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Picture: REUTERS
Picture: REUTERS

Food security is not just about the availability of food. For a country to be food secure people also have to be able to afford the food that is available.

Last week social media platforms spread word of a clever ad campaign published in newspapers in Australia and the UK. The ads showed a price comparison between popular groceries here at home in Checkers stores and in UK and Australia supermarkets. For example, the advert featured fresh whole chicken, which retails for about R60/kg at Checkers compared with R80/kg at Coles in Australia.

The advert gets one part of the story right; the cost of living is about 2.5 times more expensive in Australia than in SA. But what it does not take into account is average incomes and purchasing power, which changes the picture considerably. The average monthly income in SA is about $550; in Australia it is almost 10 times that.

So just because chicken is cheaper in SA doesn’t mean it is more affordable. This is why SA, though theoretically a food secure nation, suffers from a high level of household food insecurity at about 25%.

It is no surprise that when the question of food affordability is raised in SA the conversation often turns to chicken. This versatile bird is by far the largest source of animal protein in SA. According to the Bureau of Food & Agricultural Policy, South Africans eat about 35kg of chicken per person per year.

Beef is a distant second at about 12.5kg, followed by eggs (thanks again to chickens) at about 8kg. Pork comes in at just more than 5kg per person per year and mutton at about 2kg.

Chicken’s importance as an affordable source of protein is one of the reasons trade measures that offer protection for local industries such as poultry farming can be controversial.

While they might offer protection against unfair subsidies provided to producers in exporting countries, the problem with these tariffs is that they do little to address local challenges that make it harder for SA producers to compete with their peers in countries that want to export to us.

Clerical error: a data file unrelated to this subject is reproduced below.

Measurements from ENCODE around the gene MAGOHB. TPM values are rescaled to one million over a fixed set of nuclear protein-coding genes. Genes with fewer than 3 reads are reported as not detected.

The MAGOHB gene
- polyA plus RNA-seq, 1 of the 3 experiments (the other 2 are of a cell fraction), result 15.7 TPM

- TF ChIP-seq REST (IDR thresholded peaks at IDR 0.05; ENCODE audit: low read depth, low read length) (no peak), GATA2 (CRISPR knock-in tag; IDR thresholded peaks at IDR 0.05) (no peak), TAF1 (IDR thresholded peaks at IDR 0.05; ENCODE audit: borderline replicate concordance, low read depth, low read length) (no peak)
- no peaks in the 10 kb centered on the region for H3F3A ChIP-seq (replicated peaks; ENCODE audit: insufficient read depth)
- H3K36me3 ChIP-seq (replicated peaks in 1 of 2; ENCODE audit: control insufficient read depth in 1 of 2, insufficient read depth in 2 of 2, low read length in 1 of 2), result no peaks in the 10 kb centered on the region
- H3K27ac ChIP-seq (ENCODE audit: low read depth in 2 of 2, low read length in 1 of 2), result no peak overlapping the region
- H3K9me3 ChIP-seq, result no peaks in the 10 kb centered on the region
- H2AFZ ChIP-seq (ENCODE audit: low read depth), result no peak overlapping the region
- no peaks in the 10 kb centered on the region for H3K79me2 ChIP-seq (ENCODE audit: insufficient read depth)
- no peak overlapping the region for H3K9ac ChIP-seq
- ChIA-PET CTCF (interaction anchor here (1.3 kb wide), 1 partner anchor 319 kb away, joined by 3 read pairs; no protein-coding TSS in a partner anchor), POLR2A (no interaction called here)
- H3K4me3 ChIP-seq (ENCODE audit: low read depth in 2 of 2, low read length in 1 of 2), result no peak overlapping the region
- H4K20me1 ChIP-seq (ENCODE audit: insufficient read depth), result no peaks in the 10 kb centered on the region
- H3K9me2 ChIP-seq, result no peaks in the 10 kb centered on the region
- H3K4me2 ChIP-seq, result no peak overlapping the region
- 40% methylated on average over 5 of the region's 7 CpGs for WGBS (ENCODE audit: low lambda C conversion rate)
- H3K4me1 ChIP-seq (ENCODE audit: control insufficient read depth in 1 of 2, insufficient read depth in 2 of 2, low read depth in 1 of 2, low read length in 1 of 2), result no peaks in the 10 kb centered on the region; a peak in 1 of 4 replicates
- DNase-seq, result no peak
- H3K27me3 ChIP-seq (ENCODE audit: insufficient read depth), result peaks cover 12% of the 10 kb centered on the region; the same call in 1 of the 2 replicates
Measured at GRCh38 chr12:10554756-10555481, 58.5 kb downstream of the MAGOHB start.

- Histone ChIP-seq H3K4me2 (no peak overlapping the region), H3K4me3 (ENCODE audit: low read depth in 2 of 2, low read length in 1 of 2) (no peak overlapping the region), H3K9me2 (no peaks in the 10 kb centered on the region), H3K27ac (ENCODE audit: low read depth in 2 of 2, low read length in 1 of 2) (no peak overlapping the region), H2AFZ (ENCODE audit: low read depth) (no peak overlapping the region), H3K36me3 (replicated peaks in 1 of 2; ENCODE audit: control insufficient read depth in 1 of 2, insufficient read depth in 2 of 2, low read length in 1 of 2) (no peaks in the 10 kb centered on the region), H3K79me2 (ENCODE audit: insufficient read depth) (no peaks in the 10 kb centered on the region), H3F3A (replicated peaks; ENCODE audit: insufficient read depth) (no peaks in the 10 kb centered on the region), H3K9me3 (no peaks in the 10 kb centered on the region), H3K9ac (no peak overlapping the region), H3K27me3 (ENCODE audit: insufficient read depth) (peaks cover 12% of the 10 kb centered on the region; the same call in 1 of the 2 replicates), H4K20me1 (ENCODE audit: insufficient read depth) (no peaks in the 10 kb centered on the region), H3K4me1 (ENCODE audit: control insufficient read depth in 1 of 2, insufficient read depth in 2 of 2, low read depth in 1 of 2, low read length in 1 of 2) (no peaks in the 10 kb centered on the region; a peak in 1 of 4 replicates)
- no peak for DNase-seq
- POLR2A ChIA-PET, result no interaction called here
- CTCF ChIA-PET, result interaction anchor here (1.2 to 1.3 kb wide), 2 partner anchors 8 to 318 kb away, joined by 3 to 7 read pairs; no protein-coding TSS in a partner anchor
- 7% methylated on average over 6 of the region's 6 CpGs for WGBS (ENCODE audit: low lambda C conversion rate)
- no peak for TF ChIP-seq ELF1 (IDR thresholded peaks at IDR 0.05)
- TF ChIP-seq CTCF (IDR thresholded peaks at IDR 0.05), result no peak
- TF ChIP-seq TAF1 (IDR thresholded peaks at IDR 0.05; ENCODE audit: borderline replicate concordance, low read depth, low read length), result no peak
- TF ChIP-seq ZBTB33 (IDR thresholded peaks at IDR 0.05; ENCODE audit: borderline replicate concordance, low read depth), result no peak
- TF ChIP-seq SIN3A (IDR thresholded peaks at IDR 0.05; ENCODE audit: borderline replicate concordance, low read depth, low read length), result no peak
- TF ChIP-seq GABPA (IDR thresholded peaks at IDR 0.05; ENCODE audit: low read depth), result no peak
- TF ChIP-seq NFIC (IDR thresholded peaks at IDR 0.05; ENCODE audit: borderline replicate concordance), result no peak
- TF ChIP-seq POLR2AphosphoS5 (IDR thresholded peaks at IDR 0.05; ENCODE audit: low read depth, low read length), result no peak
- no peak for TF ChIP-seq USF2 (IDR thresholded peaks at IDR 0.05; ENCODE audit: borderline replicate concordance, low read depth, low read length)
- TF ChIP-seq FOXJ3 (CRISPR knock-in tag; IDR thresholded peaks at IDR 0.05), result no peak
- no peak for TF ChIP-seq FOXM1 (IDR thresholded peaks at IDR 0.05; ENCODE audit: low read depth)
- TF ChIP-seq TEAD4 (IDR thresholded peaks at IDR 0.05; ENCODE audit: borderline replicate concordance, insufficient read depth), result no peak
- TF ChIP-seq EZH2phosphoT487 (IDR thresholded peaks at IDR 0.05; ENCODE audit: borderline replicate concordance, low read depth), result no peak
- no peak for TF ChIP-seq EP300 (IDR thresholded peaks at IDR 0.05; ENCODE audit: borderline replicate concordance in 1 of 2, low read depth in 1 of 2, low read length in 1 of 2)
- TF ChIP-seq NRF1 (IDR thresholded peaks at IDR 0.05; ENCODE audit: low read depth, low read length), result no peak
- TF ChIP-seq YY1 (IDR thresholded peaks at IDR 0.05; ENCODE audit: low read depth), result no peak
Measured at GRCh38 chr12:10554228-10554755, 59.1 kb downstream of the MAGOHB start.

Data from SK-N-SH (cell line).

In the short term tariff protection offers little benefit for the consumer, who usually ends up paying more for a product such as bone-in chicken portions because of tariffs.

As food inflation started to rise to record levels last year poultry importers, represented by the SA Association of Meat Importers & Exporters, called on government to scrap all existing import tariffs on chicken products and place a three-year moratorium on new tariffs. This, the association said at the time, could save consumer about 33% on prices of bone-in chicken products.

Since then life has only got harder in SA. Load-shedding has intensified to the point where it is now a constant disrupter of lives and livelihoods, and despite aggressive interest rate hikes inflation has moderated only slightly, but not for food.

In December annual consumer inflation came down marginally to 7.2% (from 7.4% in November) while inflation on food and nonalcoholic beverages jumped to 12.4%. Chicken products, such as the bone-in, frozen portions many South Africans rely on, were among the food products that saw the highest rates of inflation.

This does make it tempting to raise the issue of import tariffs again, but in the current environment such a move could also pluck the last few feathers from the near-naked carcass of the embattled local poultry sector.

Just last week SA’s largest poultry producer, Astral Foods, sounded alarm bells when it said rising input costs caused by load-shedding and high feed costs had seen its cost of production increase to R2/kg above the current selling price.

One of the solutions Astral proposed, in rare agreement with poultry importers, is for the government to scrap VAT on bone-in chicken portions. Eggs are already on the list of zero-rated food products, but apart from canned pilchards there is no meat on the list.

The DA started advocating for bone-in chicken to be included on the zero-rated list before the medium-term budget last year, saying this would cost the government about R3bn in lost earnings, which all things considered sounds a small price to pay to help chicken farmers keep the doors to the national coop open and allow poor households to stretch food budgets further.

The egg is in the court of finance minister Enoch Godongwana.

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